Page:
Mary nodded and Thomas took a deep breath, then began to gently strike a beat.
Par rum pum pum pum, rum pum pum pum, rum pum pum pum—
When Thomas finished playing, he sighed, contented with his performance. When he stared down at the Child, he could have sworn that He sighed too. Then He smiled at the drummer and his drum.
Not long afterward, the crowd of people began to disperse, each heading back to their own lives. Thomas wondered what he should—he had no way of going back on his own.
"See, what did I tell you?" a voice said from behind him. He whirled around and looked up into the eyes of the King wearing purple.
Thomas looked confused.
"You did have something to give the Child, after all," the King reminded him.
"Yes, I guess I did," Thomas replied.
"Now, there's just one more thing that I must say," the King continued.
"What's that?" Thomas asked.
"You see all the people leaving the presence of the Child—going home, or to work, or wherever their lives take them?"
"Well, you see boy, a good many of these people are quite likely to forget all about tonight."
"But, that's crazy!" Thomas argued, "How could they forget about seeing Him?"
"Well, I admit," the King relented, "It doesn't seem logical, does it? But, you must remember that Humans aren't always logical—and a good many will forget."
"But-"Thomas started to argue, but the King held up his hand.
He said, "Now, I have a suspicion that you're not from around here—of course, that doesn't bother me, I'm not from around here either, and I understand that the town is full of people who aren't residents—what with Caesar Augustus declaring a census be taken, but I've found that sometimes time and distance can make our memories grow dim, and I don't want you to forget this night when you've gone back to wherever you're from."
He held out a golden coin for Thomas to take, "I want you to have this—and every time you look at it, I want you to remember this night and what you saw and what you learned. Will you do that, lad?"
Thomas took the coin, solemnly studying its ancient script. "Yes, sir," he answered, putting the coin into his pocket.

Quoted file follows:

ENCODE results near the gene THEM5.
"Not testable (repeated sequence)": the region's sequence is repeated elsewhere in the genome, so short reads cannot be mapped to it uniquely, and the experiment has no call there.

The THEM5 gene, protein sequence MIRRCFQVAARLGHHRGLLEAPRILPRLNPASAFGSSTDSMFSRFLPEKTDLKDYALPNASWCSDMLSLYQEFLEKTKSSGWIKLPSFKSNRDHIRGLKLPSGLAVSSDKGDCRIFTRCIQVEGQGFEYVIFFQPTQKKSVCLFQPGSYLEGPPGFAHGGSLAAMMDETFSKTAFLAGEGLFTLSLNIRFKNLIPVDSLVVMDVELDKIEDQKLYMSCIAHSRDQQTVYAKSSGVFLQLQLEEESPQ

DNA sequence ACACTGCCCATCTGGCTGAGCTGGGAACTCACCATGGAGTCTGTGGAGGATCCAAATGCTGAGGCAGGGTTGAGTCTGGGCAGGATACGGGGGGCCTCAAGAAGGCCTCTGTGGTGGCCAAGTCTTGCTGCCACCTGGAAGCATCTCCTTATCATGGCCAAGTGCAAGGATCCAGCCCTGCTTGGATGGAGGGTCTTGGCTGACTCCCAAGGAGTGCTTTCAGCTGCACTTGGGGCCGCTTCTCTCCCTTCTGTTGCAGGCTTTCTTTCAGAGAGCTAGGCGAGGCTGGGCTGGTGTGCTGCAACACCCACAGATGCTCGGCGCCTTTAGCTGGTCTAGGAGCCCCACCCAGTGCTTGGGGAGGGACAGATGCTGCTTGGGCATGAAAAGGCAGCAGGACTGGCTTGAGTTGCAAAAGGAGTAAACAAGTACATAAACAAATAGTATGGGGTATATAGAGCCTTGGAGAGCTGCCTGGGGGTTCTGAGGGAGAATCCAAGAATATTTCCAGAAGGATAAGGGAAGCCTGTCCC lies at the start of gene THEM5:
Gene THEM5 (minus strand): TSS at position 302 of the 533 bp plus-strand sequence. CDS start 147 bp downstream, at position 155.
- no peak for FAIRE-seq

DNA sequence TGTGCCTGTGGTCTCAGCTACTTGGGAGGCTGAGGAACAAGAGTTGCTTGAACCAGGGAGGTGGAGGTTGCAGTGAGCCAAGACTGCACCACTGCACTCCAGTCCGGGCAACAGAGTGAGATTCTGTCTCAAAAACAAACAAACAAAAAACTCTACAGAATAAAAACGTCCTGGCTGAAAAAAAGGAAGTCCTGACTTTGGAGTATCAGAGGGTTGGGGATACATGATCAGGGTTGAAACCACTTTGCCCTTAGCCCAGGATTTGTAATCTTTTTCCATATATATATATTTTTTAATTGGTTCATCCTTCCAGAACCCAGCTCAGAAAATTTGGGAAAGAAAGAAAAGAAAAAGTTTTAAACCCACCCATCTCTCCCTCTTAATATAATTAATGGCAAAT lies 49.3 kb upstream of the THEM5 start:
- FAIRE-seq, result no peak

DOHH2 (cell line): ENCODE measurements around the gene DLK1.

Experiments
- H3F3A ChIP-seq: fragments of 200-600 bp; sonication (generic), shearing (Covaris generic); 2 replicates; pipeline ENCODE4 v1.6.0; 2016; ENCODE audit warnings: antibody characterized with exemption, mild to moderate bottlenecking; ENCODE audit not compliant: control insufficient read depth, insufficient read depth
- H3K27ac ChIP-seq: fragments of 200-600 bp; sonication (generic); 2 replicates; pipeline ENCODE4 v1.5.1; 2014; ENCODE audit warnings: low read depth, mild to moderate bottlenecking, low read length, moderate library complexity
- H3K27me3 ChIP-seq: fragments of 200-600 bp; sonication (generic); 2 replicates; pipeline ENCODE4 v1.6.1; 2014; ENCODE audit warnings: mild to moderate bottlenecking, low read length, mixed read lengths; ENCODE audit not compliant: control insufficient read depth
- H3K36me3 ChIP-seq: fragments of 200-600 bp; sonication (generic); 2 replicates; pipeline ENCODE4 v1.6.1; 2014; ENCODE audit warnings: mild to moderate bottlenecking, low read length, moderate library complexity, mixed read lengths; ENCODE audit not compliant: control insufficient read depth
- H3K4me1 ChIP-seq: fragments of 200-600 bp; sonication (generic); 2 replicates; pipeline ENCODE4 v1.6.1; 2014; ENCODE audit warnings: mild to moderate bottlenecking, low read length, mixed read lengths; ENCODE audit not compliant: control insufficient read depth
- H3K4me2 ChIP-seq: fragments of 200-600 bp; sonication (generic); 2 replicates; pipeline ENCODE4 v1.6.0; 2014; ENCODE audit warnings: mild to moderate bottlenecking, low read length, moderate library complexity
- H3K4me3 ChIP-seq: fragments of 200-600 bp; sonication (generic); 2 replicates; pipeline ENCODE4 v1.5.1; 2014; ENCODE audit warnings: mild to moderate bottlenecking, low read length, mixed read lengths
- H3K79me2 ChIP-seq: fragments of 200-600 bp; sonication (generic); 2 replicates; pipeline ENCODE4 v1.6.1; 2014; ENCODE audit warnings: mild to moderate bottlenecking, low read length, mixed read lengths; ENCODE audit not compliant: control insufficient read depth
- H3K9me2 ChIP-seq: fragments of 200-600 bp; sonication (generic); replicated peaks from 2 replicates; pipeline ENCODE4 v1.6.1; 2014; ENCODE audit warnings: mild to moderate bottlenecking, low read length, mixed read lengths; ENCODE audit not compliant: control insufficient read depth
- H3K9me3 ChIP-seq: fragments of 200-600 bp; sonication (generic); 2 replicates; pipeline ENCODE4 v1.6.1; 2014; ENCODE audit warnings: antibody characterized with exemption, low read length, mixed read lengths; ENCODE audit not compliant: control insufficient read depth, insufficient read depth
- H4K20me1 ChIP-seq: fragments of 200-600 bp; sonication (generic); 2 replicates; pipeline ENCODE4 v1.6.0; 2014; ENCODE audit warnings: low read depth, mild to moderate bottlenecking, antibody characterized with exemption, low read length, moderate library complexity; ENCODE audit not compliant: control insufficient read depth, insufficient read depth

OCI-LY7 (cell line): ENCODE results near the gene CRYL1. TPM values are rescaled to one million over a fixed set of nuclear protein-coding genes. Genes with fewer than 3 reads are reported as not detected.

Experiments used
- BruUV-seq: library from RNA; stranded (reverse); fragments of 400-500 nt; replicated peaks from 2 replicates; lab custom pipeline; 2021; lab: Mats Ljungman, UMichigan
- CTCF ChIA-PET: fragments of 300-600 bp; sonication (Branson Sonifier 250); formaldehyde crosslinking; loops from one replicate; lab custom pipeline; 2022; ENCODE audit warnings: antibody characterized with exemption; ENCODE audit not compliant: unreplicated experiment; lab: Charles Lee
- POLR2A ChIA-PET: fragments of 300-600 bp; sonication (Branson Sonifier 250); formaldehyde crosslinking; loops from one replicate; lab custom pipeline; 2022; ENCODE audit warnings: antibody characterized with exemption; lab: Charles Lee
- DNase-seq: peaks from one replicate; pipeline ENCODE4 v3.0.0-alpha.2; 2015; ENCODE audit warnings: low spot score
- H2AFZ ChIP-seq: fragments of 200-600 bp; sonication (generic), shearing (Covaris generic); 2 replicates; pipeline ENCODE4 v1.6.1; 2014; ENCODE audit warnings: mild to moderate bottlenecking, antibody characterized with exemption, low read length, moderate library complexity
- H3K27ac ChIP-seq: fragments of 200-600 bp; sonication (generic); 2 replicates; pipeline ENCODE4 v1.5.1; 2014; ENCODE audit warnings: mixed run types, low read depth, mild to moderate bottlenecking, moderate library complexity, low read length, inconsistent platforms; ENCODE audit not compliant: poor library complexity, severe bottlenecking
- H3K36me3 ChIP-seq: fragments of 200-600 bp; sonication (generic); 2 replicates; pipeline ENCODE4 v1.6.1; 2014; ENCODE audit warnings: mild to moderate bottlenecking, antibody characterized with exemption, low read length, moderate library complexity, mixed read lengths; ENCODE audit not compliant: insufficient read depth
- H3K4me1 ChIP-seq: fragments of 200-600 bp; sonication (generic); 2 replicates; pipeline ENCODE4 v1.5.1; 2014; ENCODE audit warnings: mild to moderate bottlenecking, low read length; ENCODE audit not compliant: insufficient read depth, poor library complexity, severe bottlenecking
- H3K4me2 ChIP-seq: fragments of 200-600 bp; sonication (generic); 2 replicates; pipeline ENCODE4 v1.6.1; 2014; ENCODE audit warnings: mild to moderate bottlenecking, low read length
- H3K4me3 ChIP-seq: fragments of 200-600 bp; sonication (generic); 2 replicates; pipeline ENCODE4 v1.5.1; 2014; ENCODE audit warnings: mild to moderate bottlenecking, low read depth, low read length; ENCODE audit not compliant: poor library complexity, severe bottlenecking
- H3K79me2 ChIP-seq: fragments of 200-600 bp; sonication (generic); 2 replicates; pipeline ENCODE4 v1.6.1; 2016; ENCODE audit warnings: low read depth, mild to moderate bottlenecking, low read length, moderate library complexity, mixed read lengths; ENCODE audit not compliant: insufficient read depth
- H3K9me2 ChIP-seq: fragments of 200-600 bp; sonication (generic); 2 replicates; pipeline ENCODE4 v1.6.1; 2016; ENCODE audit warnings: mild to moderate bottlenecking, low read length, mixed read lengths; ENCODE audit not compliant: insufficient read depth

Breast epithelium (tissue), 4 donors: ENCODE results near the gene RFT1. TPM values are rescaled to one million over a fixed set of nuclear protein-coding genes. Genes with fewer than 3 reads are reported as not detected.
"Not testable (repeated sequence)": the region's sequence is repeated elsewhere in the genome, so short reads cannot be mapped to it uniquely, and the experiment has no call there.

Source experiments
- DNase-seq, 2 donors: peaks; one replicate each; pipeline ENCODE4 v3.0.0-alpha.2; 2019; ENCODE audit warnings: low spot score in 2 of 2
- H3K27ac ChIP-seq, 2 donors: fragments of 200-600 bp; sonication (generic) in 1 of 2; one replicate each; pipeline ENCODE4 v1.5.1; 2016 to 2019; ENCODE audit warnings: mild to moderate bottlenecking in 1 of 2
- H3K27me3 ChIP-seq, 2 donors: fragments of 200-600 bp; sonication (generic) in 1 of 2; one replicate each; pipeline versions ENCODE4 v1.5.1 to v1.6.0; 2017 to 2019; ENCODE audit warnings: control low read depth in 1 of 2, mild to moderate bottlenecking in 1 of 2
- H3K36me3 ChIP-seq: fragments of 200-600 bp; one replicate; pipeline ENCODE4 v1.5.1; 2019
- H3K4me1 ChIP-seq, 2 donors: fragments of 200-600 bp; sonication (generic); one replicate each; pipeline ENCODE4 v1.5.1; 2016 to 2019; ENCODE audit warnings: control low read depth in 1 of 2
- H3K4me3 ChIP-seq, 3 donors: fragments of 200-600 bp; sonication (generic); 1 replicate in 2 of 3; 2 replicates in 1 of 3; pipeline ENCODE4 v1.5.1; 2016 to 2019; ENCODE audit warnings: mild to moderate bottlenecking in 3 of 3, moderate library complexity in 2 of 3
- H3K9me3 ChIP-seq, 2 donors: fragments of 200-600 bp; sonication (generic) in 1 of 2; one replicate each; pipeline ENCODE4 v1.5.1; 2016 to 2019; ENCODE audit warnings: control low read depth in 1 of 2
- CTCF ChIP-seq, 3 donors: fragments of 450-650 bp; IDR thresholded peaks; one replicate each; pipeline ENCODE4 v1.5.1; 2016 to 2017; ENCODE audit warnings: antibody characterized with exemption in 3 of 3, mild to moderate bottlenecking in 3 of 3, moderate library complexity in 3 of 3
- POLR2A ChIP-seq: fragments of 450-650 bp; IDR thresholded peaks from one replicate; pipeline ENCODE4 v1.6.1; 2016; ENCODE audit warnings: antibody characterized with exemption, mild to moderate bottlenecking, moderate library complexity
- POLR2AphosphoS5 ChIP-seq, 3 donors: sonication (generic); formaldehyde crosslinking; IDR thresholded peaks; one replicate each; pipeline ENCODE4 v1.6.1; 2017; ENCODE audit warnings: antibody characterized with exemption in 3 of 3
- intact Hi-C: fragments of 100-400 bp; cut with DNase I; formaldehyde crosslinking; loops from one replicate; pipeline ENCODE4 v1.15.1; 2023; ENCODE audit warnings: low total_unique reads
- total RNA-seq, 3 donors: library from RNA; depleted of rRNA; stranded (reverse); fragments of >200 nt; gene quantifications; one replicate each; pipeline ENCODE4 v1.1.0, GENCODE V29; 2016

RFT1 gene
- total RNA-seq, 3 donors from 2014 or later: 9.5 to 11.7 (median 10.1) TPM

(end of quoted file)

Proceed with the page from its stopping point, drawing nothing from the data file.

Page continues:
As the reveille call wafted across the camp, Thomas stirred and opened his eyes. The sun had not yet come above the trees and the early morning rays glowed through the woods with such intensity that he blinked and looked away. Then he did a double-take, as everything, yes everything was familiar to him. He was back in his camp, back with the army, back among the people and things that he knew. He sighed with relief, then scrambled to his feet, remembering not to be late for breakfast.
"Hey, Thomas!" David's voice called to him, "See, I told you that I'd come back—the army isn't marching on Christmas Day, and I told you I'd be back—Merry Christmas Thomas! Merry Christmas—did you think on what I said last night?"
"I did better than that!" Thomas enthused, "I played my drum for Him!"
"Wha—" David looked shocked, then burst out laughing, "Oh, what a great idea, Thomas! I've heard that you're a good drummer—oh, that's a great idea."
"No, you don't understand," Thomas said, shocked that David didn't believe his story, "I was really there—I played for Him!"
"Great, Tom!" David said, trying not to laugh, "Come on—before we have to eat our Christmas breakfast cold." He turned and headed away at a jog.
"I did play for Him!" Thomas said, almost sobbing to himself, "I did—I know—"
He looked around him, everything was so familiar—everything was like it was the day before.
"I did play for Him," Thomas repeated softly, confusion beginning to take hold of his brain.
Then, out of frustration, the drummer slapped his leg, his hand striking something hard within his pocket. "Wha-" he muttered. Reaching inside, he dug out a golden coin…and for a few minutes, he stood there, staring at its ancient script.